12 3 Wildlife Ecology
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12 3 Wildlife Ecology






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    12 3 Wildlife Ecology 12 3 Wildlife Ecology Presentation Transcript

    • Natural Resources Wildlife Ecology
      • A species in the environment that has a disproportionate impact relative to its abundance in the ecosystem
      • Usually predators but could be a common prey species
      • Example:
        • Prey: - Rabbits
        • Predator: - Wolves
        • Beavers: - Modify habitat
    • Example
      • What happens when a family of beavers dams a creek?
      • What habitat changes take place?
      • What species can no longer survive there?
      • What species might migrate in?
    • Wildlife Management
      • Reductionist – concentrates on management and research of single populations
      • Holistic – concentrates on management of the entire ecosystem
    • Ecological Scale
      • Individual Organisms
      • Populations
        • Group of interbreeding individuals of the same species
      • Communities
        • Interacting Populations of different species
      • Ecosystem
        • Living and non-living factors in a given area
    • Holistic Management
      • All organisms within an ecosystem are interdependent on the other organisms and species for their existence
      • Example:
        • When wolves are present in Yellowstone Park, the abundance and diversity of songbirds increases. Why?
    • Ripple Effect
      • Each organism has a niche in its environment
      • When the role is not fulfilled, there are repercussions & adjustments throughout the ecosystem
    • Yellowstone Study
      • When wolves are present, moose and elk do not graze in the streams and streambanks
      • When moose don’t graze on streambanks, the plant diversity and abundance increases
      • When the plant diversity and abundance increases, the bird habitat is improved
      • When the bird habitat is improved, the abundance and diversity of songbirds increases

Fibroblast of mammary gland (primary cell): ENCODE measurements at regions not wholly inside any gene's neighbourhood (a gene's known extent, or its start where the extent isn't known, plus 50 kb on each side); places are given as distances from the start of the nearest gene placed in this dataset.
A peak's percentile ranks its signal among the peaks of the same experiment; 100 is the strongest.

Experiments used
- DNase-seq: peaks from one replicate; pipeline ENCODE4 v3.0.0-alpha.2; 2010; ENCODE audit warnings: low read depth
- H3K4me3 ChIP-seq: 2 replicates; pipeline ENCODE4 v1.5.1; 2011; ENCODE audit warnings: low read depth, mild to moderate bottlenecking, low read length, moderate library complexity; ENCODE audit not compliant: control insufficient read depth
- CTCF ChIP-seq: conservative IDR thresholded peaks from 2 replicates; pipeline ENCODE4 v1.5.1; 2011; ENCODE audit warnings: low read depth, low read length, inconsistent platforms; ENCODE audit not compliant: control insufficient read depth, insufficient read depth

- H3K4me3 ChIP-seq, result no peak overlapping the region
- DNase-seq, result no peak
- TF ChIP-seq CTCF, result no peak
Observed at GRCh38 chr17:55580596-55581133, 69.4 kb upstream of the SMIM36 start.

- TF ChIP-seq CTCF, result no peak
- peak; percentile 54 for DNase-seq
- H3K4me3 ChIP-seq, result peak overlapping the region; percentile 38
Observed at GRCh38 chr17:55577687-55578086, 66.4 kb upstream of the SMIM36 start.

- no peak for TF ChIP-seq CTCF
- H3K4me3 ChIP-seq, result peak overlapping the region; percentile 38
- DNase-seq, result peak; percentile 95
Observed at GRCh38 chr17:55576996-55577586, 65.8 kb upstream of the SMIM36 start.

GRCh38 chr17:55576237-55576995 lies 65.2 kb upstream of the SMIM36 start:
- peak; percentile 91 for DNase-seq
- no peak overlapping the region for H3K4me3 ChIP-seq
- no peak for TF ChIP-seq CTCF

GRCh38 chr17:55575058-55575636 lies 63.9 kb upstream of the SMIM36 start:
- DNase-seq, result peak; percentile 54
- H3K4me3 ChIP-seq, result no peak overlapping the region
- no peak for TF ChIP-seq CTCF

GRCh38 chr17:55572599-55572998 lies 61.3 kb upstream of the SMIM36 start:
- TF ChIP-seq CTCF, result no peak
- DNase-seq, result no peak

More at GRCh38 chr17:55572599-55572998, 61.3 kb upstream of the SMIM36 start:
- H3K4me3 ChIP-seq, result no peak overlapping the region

• Over Population Problems
      • Suburban areas have severe over-population of White-tailed deer
      • Nuisance to home-owners
      • Danger to drivers
      • Risk of disease & damage
      • Hunting is not an option
    • Non-lethal control
      • Strategy A . Identify, evaluate and use effective non-lethal deer management techniques.
      • Non-lethally in suburban habitats.
        • Those designed to manage herd size, such as fertility controls;
        • Those intended to control movement or other behavior, such as fencing and repellents.
      • Where traditional methods are not practical or desirable.
      • Deer fertility control is being studied
    • Lethal Control
      • Strategy B . Identify, evaluate and use effective lethal deer management techniques.
      • Currently, lethal control is the only viable means to control deer populations on the large scale.
      • Regulated hunting will remain a cornerstone of deer population control effort
      • Use of sharpshooters and trap and euthanize efforts
    • Special Harvest Practices
      • Quota Hunts – Pre-apply to hunt in areas with too many hunters for the animal population
      • Managed Hunts – Hunting in usually restricted areas to reduce the population. Must pre-apply and be selected – may have to attend training
      • Earn a Buck (EAB) – In over-populated counties